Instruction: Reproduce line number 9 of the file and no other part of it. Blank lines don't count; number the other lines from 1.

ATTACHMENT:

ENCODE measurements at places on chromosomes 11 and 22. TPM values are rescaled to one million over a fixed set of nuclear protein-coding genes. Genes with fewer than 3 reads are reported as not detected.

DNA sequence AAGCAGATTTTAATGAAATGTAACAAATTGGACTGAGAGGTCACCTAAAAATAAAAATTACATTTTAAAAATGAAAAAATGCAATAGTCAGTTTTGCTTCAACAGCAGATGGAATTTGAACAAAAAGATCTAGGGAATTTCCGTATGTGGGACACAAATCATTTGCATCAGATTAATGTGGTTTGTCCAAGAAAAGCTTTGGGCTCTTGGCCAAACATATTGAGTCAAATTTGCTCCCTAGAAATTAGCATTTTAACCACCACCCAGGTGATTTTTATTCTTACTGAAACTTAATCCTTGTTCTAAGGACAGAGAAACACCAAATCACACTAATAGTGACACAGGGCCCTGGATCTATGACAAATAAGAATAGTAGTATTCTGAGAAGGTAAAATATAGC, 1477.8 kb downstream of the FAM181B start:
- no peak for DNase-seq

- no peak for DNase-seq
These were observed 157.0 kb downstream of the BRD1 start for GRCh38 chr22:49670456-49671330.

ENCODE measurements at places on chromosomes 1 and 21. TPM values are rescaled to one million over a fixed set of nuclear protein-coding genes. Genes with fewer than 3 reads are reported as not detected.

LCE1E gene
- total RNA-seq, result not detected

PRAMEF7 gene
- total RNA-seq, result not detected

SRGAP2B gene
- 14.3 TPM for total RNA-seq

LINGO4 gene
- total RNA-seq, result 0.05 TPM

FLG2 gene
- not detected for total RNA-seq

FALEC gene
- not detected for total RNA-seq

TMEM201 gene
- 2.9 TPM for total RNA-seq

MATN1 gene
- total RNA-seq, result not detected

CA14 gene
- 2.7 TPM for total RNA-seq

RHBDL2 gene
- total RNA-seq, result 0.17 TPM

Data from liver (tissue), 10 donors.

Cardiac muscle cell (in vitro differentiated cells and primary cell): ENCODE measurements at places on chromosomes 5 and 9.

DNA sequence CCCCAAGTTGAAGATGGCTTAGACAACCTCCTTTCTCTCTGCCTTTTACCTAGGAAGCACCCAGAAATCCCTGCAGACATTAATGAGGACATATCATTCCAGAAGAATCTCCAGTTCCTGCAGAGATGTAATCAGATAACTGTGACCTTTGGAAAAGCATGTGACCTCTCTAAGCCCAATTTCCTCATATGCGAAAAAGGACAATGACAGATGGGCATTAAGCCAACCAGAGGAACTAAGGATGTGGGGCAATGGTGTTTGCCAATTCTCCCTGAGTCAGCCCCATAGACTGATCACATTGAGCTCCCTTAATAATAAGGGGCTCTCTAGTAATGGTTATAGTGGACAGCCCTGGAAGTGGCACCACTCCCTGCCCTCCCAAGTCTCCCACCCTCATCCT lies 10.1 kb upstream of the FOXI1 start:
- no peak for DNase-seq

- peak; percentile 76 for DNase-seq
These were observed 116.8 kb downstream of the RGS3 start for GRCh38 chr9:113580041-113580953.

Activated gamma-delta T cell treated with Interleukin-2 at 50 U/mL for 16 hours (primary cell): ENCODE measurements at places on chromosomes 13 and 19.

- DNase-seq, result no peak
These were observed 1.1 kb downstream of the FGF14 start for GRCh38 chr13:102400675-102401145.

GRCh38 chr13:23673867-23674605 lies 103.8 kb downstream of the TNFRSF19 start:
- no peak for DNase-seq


PRAMEF7 gene